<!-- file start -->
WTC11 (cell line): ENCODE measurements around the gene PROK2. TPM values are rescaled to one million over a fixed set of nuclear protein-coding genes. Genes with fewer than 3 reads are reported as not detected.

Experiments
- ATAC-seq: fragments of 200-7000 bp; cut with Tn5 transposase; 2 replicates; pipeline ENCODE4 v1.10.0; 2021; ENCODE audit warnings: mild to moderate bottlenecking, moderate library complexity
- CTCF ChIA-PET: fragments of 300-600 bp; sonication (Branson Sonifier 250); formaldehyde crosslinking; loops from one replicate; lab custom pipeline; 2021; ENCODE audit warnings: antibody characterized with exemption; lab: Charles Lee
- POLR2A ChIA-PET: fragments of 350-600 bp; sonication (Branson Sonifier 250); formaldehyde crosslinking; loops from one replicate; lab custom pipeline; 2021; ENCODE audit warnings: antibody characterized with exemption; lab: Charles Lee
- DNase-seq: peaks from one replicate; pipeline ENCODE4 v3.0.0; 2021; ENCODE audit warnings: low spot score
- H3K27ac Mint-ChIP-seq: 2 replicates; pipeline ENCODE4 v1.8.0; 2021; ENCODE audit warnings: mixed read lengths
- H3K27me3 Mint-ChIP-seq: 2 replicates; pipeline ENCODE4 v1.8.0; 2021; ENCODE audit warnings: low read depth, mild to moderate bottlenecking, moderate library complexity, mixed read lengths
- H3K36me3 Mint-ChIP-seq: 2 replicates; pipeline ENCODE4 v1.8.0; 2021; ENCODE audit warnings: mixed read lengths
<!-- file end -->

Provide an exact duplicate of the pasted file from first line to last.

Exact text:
WTC11 (cell line): ENCODE measurements around the gene PROK2. TPM values are rescaled to one million over a fixed set of nuclear protein-coding genes. Genes with fewer than 3 reads are reported as not detected.

Experiments
- ATAC-seq: fragments of 200-7000 bp; cut with Tn5 transposase; 2 replicates; pipeline ENCODE4 v1.10.0; 2021; ENCODE audit warnings: mild to moderate bottlenecking, moderate library complexity
- CTCF ChIA-PET: fragments of 300-600 bp; sonication (Branson Sonifier 250); formaldehyde crosslinking; loops from one replicate; lab custom pipeline; 2021; ENCODE audit warnings: antibody characterized with exemption; lab: Charles Lee
- POLR2A ChIA-PET: fragments of 350-600 bp; sonication (Branson Sonifier 250); formaldehyde crosslinking; loops from one replicate; lab custom pipeline; 2021; ENCODE audit warnings: antibody characterized with exemption; lab: Charles Lee
- DNase-seq: peaks from one replicate; pipeline ENCODE4 v3.0.0; 2021; ENCODE audit warnings: low spot score
- H3K27ac Mint-ChIP-seq: 2 replicates; pipeline ENCODE4 v1.8.0; 2021; ENCODE audit warnings: mixed read lengths
- H3K27me3 Mint-ChIP-seq: 2 replicates; pipeline ENCODE4 v1.8.0; 2021; ENCODE audit warnings: low read depth, mild to moderate bottlenecking, moderate library complexity, mixed read lengths
- H3K36me3 Mint-ChIP-seq: 2 replicates; pipeline ENCODE4 v1.8.0; 2021; ENCODE audit warnings: mixed read lengths